Lyme and punishment
Mark Ridley Weidenfeld & Nicolson, 348pp, £20
A couple of years ago, at a dinner in Barcelona, I sat next to an American scientist called Stanley Miller. This was a potentially tricky occasion. Had his name been mentioned the day before, I might have assumed that he was dead; the Miller contributions I recalled were in the 1950s and 1960s. Not a bit of it - Miller is alive and well and still thinking hard about the chemical origins of life.
Evolution is about living things, yet there must have been something before that. But what exactly? The best bet is what scientists call a "primordial soup". In those early experiments, Miller took very simple molecules, such as water and ammonia, and exposed them to physical forces - heat, lightning - that might have been present in a prebiotic earth. The simple chemicals yielded by these early laboratory experiments were not self-replicating. Mark Ridley, an evolutionary biologist, takes up the story at the point where elaborate nucleic-acid chains began to reproduce themselves in nature. Before the most widely known of these (DNA), there may have been an RNA (which is DNA's close relative) world, although Miller himself has doubts. And before that, who knows - peptide nucleic acids, perhaps? The puzzle of the prion, the agent associated with BSE and what is loosely known as the human form of it, is a reminder that there may be more to self-replication than DNA.
Only this year, scientists have discussed stripping down to the bare essentials the genetic manual of a bug called mycoplasma and recreating that life in the laboratory. On the whole, greater complexity of life forms has been associated with increasing gene numbers. Whether life stands still for aeons, as with bacteria, or whether it progresses to reach a kind of perfection (man, arguably), copying is the key. And the copying of genetic information, like the child's game of Chinese whispers (an image of which Ridley is inordinately fond), is prone to error.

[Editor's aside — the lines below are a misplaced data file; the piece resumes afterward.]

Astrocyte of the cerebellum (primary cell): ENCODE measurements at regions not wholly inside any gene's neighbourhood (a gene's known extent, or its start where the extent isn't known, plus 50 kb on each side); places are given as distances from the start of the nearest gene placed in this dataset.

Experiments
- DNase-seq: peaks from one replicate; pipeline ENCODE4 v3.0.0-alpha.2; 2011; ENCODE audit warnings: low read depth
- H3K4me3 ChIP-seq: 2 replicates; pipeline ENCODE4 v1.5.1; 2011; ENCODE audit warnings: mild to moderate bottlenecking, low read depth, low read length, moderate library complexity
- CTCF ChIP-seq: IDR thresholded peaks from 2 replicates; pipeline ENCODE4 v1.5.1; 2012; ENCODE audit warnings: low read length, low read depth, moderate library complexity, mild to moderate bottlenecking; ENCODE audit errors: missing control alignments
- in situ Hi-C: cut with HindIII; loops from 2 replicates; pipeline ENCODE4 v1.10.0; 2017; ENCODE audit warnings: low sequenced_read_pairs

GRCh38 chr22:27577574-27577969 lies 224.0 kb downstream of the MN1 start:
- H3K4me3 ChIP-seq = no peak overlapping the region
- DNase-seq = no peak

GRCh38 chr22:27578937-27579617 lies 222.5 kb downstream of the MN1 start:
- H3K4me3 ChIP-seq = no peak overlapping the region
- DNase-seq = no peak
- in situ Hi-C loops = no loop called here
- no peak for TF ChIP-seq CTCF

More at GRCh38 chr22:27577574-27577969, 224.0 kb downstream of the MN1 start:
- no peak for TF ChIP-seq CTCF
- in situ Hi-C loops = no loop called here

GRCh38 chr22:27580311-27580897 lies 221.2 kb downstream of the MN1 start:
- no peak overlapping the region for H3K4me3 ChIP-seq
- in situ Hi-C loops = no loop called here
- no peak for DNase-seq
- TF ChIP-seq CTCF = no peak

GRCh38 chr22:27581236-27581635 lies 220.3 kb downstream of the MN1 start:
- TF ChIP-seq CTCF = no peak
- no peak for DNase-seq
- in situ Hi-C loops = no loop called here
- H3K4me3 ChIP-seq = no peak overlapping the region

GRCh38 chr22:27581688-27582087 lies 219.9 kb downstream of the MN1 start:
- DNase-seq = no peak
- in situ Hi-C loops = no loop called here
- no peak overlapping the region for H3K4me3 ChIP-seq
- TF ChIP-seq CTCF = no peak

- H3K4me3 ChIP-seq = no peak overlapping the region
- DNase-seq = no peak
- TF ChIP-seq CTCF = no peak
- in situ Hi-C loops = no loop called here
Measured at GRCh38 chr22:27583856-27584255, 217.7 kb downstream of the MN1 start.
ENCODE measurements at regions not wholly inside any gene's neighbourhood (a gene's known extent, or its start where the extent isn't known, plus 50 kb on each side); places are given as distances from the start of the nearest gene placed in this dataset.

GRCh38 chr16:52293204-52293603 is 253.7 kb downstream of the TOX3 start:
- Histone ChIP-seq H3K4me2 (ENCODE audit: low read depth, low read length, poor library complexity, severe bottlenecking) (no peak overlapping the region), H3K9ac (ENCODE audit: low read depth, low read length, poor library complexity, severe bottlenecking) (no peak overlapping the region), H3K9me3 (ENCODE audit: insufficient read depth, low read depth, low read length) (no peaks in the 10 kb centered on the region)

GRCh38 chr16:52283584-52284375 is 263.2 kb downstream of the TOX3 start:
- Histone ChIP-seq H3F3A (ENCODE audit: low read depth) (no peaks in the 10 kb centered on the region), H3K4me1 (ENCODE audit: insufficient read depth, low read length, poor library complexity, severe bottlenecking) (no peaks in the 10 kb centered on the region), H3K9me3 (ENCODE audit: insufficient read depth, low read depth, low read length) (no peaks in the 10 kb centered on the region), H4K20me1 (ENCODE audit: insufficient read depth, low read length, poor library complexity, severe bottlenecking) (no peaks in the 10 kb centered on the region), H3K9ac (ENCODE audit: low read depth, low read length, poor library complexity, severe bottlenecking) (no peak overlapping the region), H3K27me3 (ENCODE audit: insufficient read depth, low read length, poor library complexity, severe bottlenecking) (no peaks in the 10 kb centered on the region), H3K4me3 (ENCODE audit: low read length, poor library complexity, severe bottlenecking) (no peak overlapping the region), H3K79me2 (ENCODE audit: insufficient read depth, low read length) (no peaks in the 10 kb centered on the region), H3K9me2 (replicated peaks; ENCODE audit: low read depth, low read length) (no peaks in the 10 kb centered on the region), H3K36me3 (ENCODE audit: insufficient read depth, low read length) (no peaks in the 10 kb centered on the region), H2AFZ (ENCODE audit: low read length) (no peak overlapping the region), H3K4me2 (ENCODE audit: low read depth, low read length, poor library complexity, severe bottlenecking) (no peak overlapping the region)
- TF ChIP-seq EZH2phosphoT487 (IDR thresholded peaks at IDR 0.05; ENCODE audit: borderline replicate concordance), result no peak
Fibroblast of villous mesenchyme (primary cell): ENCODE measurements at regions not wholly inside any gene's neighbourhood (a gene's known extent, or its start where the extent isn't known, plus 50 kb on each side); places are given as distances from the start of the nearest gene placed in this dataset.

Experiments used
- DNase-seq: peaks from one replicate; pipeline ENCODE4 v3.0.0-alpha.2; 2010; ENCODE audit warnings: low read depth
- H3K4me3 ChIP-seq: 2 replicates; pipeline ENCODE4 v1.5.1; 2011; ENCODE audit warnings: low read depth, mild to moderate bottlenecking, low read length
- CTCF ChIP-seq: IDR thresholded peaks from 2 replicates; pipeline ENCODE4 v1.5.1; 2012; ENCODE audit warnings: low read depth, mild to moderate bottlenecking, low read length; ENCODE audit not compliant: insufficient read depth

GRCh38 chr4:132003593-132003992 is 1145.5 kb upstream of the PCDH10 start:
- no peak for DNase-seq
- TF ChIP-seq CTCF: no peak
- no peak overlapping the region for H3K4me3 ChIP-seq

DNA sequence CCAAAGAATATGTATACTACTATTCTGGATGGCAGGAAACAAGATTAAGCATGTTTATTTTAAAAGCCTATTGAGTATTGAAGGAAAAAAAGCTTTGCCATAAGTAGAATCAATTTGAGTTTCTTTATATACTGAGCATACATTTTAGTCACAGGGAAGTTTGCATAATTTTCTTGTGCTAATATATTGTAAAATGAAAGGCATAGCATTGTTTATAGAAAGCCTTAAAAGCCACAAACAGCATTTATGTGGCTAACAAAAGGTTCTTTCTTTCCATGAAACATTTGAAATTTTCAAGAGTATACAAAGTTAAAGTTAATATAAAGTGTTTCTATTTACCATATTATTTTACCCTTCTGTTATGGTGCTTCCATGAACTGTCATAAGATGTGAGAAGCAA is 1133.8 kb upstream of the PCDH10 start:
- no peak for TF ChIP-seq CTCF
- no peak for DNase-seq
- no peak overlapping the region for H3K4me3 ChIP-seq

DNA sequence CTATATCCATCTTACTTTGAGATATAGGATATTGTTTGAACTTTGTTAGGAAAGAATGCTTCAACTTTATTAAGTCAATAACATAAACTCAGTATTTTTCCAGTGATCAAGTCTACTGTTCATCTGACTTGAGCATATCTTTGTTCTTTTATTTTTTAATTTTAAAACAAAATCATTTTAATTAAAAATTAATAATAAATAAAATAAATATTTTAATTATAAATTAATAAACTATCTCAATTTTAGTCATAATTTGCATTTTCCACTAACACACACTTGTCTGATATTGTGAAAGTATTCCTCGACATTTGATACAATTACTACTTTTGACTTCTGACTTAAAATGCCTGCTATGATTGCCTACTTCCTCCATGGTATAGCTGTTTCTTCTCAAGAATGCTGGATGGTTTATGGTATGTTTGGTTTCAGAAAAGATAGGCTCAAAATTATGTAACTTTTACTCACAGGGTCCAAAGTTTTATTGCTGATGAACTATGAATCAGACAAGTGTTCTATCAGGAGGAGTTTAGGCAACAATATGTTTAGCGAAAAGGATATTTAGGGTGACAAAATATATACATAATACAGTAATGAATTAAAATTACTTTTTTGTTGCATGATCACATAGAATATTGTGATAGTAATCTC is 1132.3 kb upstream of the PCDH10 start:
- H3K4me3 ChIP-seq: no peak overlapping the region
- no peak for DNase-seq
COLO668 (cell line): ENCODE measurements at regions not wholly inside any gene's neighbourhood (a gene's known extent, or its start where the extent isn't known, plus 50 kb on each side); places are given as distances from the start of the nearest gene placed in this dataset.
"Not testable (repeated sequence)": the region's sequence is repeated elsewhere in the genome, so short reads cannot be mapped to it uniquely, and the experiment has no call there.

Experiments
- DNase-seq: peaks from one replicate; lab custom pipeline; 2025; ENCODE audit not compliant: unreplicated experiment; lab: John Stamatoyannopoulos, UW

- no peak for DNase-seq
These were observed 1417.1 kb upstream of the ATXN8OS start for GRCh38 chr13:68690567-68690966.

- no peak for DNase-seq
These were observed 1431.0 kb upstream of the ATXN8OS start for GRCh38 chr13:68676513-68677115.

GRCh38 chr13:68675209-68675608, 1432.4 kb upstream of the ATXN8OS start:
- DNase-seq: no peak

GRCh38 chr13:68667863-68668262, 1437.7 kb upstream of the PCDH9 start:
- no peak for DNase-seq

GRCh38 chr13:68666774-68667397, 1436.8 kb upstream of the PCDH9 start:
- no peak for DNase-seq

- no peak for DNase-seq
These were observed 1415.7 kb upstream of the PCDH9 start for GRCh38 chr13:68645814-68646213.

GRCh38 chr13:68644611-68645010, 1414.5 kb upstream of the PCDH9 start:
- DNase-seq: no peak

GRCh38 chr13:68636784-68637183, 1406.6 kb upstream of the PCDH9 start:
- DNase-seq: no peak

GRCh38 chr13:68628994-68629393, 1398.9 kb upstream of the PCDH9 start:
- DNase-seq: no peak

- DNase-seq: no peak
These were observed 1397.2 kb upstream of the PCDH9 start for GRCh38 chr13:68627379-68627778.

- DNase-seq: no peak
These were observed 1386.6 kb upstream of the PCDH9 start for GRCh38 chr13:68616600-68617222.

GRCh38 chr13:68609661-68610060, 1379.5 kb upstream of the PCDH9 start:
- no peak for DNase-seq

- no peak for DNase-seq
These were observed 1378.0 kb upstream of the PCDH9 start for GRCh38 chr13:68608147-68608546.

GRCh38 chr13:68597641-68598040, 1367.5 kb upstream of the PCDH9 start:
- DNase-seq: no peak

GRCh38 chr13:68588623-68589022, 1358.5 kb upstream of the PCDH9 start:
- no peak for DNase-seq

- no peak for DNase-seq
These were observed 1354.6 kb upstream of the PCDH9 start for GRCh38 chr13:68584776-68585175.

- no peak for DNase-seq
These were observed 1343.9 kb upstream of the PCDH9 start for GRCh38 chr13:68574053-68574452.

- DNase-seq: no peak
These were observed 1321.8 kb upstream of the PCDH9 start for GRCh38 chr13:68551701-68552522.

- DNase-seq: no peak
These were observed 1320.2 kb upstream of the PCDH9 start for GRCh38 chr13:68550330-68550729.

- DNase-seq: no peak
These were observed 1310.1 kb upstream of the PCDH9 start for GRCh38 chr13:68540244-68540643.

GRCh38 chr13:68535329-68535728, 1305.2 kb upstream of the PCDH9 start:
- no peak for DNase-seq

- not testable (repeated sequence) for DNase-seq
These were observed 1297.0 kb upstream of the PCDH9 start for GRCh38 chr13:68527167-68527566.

Ridley argues that complex life forms could have evolved only because of the emergence of a series of devices for ensuring that the error rate was reduced. The crowning achievement of the series is sex - rather, a particular feature of the process known as meiosis, which can be summed up as a random shuffle after a paradoxical doubling of genes from two different members of a species. The author uses the image of breeding faulty motorcars to explain how this process is of net benefit in terms of faulty genes passed on.
Mendel's Demon is not an easy book for the non-biologist, despite the engaging style and commonplace metaphors. Ridley tells us that one section began as a lecture, and perhaps that is true of other parts, too. Certainly, there is repetition, and the book might be easier if it were shorter. Genes cannot have motives, but the author comes close, at times, to falling into the trap of suggesting that they do. He tells us, for instance, that if it could be predicted which particular genes would be passed on and which not, the doomed ones would have "rebelled" and the system would have collapsed. But does not rebellion imply that genes have intentions and can respond appropriately to timor mortis?
Still, Ridley has much to say that is provoking about how human evolution could yet proceed (if at all) and about how life might have evolved from similar chemical beginnings on other worlds. The odds do seem to have been hugely stacked against the emergence of complex life forms on this planet.
If, as a general rule, more genes equates with greater complexity, the larger parasitic organisms go the other way. The tick, for example, prospers by having no need for certain genes because it pinches some of what it needs from its involuntary host. And in terms of their life cycles, ticks, like butterflies, are more complex than we immodest humans.
Arno Karlen's germ is Borrelia burgdorferi, a microbe that was eventually found to be the cause of a mysterious disease afflicting people in the US east coast town of Lyme. Lyme disease has had a long history under different names, notably in central Europe and Scandinavia, and has also been detected in workers in the New Forest. This bug lives in the guts of ticks; ticks feed off deer, mice and other warm-blooded creatures, and will attack man. Lyme disease appeared (or reappeared) in the Connecticut River region not, for once, because of man's interference, but because nature was allowed to reassert itself by an eco-friendly middle class.
If New England's ecology, the details of B burgdorferi or the sex lives and eating habits of ticks are not for you, Karlen offers food for thought on the inevitability of scientific discovery. I read this book while travelling to a conference at which the first plenary session turned out to be a historical review of the missed opportunities for identifying the viral cause of type-B hepatitis. With hindsight, one wanted to cry out "It should have been obvious" or "How could they have been so stupid?". As Karlen understands, the retrospectoscope is a powerful instrument. However, several people guessed the cause and vector of Lyme disease, and he concludes that the "long lack of follow-up to their insights merits an entry in the annals of medical myopia".
With hepatitis B, the blame can, in part, be laid on the voice of authority, in the form of the German pathologist Rudolf Virchow, who got it wrong. No scapegoat is obvious for Lyme. Those who fund biomedical research would do well to study history.
David Sharp is the deputy editor of the Lancet
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